Smart cities – transformed
04 October 2018
The influx into the world’s urban landscapes is accelerating adoption of technologies being used in smart cities to drive greater efficiency through reduced operating costs and improved quality of life for citizens. And as this piece explains, the numbers behind this use of smart technology are growing.
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In a recent meeting of the LoRa Alliance, for example, it was noted that over 50 million LoRa-based devices have already been shipped globally, to date. This reflects a compound annual growth rate (CAGR) for the technology of more than 100% – with the continued emergence of new use cases every day.
For engineers working on these projects, one of the most critical decisions is to base their design on a network which provides long data range, secure bi-directional communication and battery-life of years (rather than months). For many current projects, such as those outlined below, LoRa Wide Area Networks (LoRaWAN) technology is supporting the transformation from today’s cities into sleeker and more efficient smart cities.
These citizen-rich, efficient cities of the future demand sustainable infrastructure to deliver smart twists in many areas of city life. The smart coverage and communication will be based on sophisticated implementation of wireless technology and intelligent decision-making by smart technologies. This will mean that each city’s informed decision-making will demand streamlined collection and analysis of real-time data from thousands of connected devices.
In addition, over-the-air (OTA) updates will support the millions of devices which will be deployed, maintained and updated over time to ensure easy scalability. These devices will be able to collect data for use in governance, energy, mobility, infrastructure, technology, healthcare, and the citizens’ experience – plus many other use cases developed by engineers and smart cities.
Scaling down waste-management costs
In the real world, adding smart, real-time decision-making to city waste management services can provide deliverable improvements in measurement. With millions of commuters every day, South Korea’s capital city of Seoul is a classic example of how LoRaWAN networking can be used to minimise the cost of waste collection. Smart air-pollution monitoring has demonstrated that the city has realised a 46% increase in the recycling of waste, while also achieving an 83% reduction in cost.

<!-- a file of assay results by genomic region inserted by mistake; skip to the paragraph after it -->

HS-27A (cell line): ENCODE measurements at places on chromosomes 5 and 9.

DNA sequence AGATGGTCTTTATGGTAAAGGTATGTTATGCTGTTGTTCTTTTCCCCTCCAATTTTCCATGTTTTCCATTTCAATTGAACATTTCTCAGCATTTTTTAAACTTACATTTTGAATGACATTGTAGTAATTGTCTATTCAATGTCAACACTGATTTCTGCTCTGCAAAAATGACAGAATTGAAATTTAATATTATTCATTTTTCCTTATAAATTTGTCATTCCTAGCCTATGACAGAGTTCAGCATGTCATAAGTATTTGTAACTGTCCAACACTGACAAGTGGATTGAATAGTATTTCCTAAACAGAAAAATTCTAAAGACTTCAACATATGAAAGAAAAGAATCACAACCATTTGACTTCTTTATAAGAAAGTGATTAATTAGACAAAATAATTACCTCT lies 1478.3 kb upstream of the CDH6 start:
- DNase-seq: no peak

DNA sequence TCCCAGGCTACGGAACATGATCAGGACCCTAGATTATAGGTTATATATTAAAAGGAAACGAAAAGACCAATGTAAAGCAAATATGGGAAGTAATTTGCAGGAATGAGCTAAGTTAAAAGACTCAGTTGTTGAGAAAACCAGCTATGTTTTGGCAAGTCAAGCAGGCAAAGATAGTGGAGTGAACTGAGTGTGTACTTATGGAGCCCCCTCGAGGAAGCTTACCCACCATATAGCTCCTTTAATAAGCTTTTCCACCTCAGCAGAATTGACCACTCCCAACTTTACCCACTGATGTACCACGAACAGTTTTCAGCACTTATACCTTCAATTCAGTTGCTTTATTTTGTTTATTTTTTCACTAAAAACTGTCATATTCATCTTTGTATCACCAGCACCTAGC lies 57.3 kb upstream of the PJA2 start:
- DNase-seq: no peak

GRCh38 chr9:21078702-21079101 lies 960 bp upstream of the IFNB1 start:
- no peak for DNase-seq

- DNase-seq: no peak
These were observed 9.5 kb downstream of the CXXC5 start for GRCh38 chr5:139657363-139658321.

Seoul’s waste difficulties began with the vast number of commuters and travellers filling or overflowing the city’s public waste bins as they moved through the urban landscape.
Historically, Seoul would have no real-time data on the fill level of each bin around target areas. The city’s solution to the efficiency challenge was to install a smart waste bins data system: using a LoRaWAN system, this enabled the city to track the fill level of each bin and the efficiency of the overall waste collection operation (see Figure 1 – links to ActiveMag).
These benefits have resulted in a lower amount of litter and cleaner public areas for Seoul. It has also allowed this city to reduce the smart collection of waste to a frequency of 66%.
Sleek switching to solar power
In Carson City, Nevada, city leaders have found that the implementation of a smart energy switch between legacy and solar power has proved an innovative solution to their energy issues.
The solar equipment used in Carson City provided some sound advantages, but was also exposed to wind and snow in the local climate. Driven by a desire to maximise smart city thinking, Carson installed a smart network to support efficient switching between the two technologies at night – as well as during cloudy or inclement daytime conditions. The city has installed a long-range and reliable network that can deliver real-time measurement and decision-making.
Managing the infrastructure for the switch, between the legacy and solar technologies, was implemented on LoRaWAN. By implementing advanced technologies, this network was able to combine efficient virtualisation with easy access by managers and in-field operators to data and reports through mobile computers.
The result of this real-time, smart city decision-making delivered an overall boost in solar power output of up to 750,000 KWH. In addition, the network enabled the city to encourage more efficient use of their labour force.
Sharing smart energy reduction
Making customers more aware of their energy usage, and the associated environmental benefits, has been part of another LoRaWAN initiative: one which has enabled two French cities, Lyon and Grenoble, to deliver real reductions in heating costs. As two independent cities, they are around 70 miles apart; however, sharing this technology has been a viable and efficient approach to implementing shared smart city thinking.